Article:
In the 1990s, DC Talk hired a pastor to travel with them when they went on tour.
He led a daily bible study for the band and crew, held them spiritually and morally accountable, and was available for pastoral counseling when needed. I congratulate any band or sports team that does that. It shows real integrity.
When my ministry friends and I heard about DC Talk’s chaplain, we were envious. We talked about how cool it would be to have that sweet gig.
Travel around the world, do a bible study a day, be backstage every night, and only be responsible for the spiritual well-being of three guys. If there was a ministry heaven on earth, that was it.
It’s Not About the Numbers
At the same time my friends and I were chatting about our DC Talk dream, most of us were pastoring Small Churches. We were doing everything we could to make our churches grow – that’s a good thing. But some of us were so obsessed with numerical growth we were causing massive stress on ourselves, our families and our churches – that’s not so good.
How is it that being the chaplain for Toby, Mike and Kevin would have been awesome, but pastoring ten, twenty or thirty times as many people in our local Small Church, just wasn’t big enough?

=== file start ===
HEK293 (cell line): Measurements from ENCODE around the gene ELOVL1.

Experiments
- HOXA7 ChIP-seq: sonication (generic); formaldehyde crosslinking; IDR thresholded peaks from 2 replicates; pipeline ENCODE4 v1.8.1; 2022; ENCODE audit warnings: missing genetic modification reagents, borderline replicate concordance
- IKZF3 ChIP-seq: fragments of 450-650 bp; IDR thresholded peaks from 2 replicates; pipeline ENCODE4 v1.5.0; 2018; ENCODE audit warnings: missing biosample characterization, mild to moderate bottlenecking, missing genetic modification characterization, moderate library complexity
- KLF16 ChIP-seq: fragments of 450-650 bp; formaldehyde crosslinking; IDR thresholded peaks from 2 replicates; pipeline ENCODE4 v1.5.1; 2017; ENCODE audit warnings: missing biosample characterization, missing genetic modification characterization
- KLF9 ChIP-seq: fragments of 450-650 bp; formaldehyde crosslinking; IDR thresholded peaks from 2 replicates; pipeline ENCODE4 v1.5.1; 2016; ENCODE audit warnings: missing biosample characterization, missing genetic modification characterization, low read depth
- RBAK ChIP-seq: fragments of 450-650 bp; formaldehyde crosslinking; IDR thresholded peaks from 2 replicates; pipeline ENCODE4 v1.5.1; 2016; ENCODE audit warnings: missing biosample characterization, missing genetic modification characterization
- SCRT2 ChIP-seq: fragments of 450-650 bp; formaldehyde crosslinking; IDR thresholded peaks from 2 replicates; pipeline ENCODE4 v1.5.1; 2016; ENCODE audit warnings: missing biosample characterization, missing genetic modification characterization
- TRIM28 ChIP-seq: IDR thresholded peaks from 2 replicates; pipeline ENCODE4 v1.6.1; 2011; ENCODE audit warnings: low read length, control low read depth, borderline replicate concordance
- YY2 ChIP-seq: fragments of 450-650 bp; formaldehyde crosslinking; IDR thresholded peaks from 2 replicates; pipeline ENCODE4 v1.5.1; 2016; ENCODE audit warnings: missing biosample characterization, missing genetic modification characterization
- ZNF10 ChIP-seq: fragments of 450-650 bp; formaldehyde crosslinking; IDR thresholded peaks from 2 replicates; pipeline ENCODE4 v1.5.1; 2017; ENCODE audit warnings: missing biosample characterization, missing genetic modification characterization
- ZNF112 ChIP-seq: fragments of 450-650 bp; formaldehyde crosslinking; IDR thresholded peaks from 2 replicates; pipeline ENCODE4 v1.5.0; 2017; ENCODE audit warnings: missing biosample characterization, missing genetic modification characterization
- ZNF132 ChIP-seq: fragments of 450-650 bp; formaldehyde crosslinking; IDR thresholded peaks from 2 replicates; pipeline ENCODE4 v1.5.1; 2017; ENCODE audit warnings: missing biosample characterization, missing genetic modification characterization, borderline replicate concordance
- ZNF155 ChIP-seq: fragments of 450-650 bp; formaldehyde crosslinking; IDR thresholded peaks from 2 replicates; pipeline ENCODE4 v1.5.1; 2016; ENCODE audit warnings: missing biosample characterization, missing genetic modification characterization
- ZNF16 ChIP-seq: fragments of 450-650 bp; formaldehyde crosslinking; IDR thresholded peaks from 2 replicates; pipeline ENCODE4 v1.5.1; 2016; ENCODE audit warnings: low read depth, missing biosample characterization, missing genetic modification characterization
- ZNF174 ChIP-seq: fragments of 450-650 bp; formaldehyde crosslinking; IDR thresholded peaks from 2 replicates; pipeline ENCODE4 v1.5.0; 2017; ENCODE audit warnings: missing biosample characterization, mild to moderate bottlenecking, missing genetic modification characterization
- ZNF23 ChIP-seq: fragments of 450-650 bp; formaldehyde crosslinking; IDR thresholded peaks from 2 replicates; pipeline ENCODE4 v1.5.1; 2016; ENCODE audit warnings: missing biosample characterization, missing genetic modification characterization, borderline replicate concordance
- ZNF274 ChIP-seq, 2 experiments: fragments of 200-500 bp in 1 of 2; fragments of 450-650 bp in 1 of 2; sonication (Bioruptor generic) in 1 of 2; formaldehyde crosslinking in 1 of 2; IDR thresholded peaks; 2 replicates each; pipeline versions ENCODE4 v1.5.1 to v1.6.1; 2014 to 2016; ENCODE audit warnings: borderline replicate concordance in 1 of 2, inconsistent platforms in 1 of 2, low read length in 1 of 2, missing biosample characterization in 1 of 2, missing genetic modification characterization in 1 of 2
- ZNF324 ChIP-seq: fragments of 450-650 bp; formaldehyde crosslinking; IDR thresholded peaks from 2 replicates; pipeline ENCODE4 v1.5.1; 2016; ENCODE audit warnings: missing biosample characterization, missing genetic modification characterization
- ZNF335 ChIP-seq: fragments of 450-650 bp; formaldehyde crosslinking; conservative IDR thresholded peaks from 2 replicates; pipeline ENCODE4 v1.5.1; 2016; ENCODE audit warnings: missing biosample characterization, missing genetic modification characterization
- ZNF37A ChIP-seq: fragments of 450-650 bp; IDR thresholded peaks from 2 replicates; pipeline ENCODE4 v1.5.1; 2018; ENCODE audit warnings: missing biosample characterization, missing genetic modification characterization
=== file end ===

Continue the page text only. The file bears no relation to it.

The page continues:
Apparently, the problem we have with Small Churches isn’t about the numbers after all.
It’s about status.
Sometimes “what will people think?” matters more to us than “what does God think?”
What (And Who) Matters to God
For some of you, DC Talk doesn’t matter at all. You may not have heard of them until now.
But what if you were asked to be a chaplain for U2? The Dallas Cowboys? The US Senate?
That’s a first-line-of-your-bio job, right?
Does anyone believe the members of a rock band, a pro sports team or the federal government are any more important to God than the people who call a Small Church pastor in the middle of the night because their son is back in rehab or their wife is in labor?
The precious spiritual treasures in your Small Church are as valuable to God as any other group of people on earth. No matter how famous or large that other group may be.
We all matter to our maker.
We need to let them know they matter that much to us.
So what do you think? How much do the people in our churches matter to us? Do they know it?
We want to hear from you. Yes, you!
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(DC Talk photo from heavenmusic)